• Yes it was there. This is a dashboard widget. – swg1cor14 Oct 25 '17 at 3:47
  • I still don't see an AJAX request. – Jacob Peattie Oct 25 '17 at 3:53
  • From what I got off of a tutorial (which I dont remember now) didnt have javascript in a dashboard widget. I can't just enqueue scripts – swg1cor14 Oct 25 '17 at 3:58
  • 1
    If you're not using JavaScript it's not AJAX (it's the J), but as far as I'm aware scripts enqueued with admin_enqueue_scripts will load on the dashboard. But is there a particular reason you're using a Dashboard widget? A customiser field, or even a settings page, would be much easier to set up. – Jacob Peattie Oct 25 '17 at 4:01

Ok, so the main problem here is ultimately just that wp_filter_post_kses is probably filtering out iframes. But I also want to address the round about way you're handling the form. You're not doing AJAX, which is sending the request to the server via Javascript, but you're trying to hook into the AJAX hooks and then run them manually on admin-post.php? It's all a huge mess.

Here's working code that will do what you want with actual AJAX, and I'll go over some things to pay attention to at the bottom:

function wpse_211908_add_dashboard_widgets() {
        'Stream Settings',
add_action('wp_dashboard_setup', 'wpse_211908_add_dashboard_widgets' );

function wpse_211908_stream_options_widget() {
    $code = stripcslashes( get_option( 'stream_code' ) );
    $status = get_option( 'stream_status' );

    <form id="stream_options" method="post">
        <p><textarea name="stream_code" rows="5" class="widefat"><?php echo esc_textarea( $code ); ?></textarea>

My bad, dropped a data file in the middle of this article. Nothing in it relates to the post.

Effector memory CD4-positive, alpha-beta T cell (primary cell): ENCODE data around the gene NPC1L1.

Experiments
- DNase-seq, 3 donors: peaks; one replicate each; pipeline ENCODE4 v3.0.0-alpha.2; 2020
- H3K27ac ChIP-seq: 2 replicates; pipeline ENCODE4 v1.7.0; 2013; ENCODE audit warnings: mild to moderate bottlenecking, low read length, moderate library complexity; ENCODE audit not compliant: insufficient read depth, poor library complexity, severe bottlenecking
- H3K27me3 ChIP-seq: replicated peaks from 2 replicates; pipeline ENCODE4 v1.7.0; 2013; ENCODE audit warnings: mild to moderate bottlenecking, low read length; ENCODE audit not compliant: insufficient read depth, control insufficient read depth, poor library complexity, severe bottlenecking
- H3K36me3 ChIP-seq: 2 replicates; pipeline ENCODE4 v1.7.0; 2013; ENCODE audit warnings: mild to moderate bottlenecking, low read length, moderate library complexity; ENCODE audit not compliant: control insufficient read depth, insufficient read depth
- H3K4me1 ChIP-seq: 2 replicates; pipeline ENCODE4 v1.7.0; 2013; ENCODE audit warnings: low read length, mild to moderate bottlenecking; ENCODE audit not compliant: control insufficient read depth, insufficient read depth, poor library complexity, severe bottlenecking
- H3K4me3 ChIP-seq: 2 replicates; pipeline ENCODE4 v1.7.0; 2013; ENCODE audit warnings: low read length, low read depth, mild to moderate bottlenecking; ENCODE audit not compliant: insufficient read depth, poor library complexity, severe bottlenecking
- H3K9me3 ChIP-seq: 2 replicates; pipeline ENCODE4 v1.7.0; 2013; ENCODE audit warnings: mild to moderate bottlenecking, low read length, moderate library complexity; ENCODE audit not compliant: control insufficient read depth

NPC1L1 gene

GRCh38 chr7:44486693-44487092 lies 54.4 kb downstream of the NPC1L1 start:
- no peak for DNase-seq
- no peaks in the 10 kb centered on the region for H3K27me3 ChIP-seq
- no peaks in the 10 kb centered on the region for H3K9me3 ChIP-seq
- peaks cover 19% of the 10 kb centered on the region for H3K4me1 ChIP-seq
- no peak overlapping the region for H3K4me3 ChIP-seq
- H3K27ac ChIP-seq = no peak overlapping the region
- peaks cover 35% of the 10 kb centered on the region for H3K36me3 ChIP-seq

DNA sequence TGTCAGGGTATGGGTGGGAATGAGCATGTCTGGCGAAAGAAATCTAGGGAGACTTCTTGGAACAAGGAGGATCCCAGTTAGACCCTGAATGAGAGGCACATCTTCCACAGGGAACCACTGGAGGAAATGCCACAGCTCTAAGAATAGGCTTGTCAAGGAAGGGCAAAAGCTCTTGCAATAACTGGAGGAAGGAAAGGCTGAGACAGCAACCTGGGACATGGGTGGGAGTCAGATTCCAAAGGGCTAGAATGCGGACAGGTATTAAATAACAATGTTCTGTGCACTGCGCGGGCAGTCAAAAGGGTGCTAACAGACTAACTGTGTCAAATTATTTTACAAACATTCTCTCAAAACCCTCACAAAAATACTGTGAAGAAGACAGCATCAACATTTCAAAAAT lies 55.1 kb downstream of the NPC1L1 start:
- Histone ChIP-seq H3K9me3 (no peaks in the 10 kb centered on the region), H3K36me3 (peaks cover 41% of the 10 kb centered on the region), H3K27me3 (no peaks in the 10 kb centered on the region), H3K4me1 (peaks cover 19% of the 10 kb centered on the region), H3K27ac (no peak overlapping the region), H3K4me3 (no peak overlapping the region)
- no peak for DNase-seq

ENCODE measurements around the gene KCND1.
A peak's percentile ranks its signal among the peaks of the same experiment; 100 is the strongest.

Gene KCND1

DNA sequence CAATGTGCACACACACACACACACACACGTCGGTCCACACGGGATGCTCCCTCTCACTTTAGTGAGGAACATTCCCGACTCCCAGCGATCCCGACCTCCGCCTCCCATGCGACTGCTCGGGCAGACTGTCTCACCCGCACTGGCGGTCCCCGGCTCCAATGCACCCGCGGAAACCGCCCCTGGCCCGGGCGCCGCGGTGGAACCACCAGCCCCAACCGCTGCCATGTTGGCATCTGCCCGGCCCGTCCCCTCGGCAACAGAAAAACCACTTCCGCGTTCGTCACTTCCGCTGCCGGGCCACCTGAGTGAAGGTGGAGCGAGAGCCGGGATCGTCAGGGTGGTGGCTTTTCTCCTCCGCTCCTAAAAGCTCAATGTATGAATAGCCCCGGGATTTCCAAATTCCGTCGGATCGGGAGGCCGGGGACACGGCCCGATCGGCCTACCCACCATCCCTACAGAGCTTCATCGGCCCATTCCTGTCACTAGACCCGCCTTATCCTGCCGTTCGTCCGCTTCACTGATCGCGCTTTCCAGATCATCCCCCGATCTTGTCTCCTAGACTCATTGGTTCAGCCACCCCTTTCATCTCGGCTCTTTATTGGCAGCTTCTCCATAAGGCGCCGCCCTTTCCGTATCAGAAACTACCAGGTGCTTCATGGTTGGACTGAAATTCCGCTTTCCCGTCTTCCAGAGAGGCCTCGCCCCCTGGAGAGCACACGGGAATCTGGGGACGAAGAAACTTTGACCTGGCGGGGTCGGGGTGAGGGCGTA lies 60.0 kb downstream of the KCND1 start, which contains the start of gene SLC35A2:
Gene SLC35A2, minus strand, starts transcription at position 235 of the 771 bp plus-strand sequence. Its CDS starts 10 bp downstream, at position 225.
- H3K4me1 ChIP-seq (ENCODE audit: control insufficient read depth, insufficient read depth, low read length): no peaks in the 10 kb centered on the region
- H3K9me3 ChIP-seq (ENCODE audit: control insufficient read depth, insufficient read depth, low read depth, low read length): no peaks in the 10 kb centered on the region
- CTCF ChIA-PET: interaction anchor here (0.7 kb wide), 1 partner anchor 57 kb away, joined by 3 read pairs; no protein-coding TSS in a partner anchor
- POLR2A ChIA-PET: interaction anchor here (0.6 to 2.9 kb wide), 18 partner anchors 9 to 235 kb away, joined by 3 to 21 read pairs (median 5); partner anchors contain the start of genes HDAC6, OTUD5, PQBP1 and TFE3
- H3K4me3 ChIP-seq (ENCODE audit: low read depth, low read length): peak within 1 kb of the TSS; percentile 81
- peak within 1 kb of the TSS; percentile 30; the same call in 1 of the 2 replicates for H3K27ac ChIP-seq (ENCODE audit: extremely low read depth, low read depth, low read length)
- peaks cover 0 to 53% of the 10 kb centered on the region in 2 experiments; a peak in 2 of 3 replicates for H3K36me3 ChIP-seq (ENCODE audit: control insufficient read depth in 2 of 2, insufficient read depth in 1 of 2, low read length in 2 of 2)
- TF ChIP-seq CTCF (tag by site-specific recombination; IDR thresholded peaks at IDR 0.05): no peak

<p><label><input type="checkbox" name="stream_status" value="1" <?php checked( $status, '1' ); ?>> Live</label>

        <?php wp_nonce_field( 'stream_options_ajax_call' ); ?>
        <input type="hidden" name="action" value="wpse_211908_save_stream_options">

        <p><input type="submit" class="button button-primary" value="Save">

        ( function($) {
            var $form = $( '#stream_options' );
            var $button = $form.find( 'input[type="submit"]' );

            $form.on( 'submit', function(e) {

                $button.prop( 'disabled', true ).attr( 'value', 'Saving...' );

                $.ajax( {
                    url: window.ajaxurl,
                    method: 'post',
                    data: $form.serialize(),
                    complete: function() {
                        $button.prop( 'disabled', false );
                    success: function() {
                        $button.attr( 'value', 'Saved' );
                    error: function() {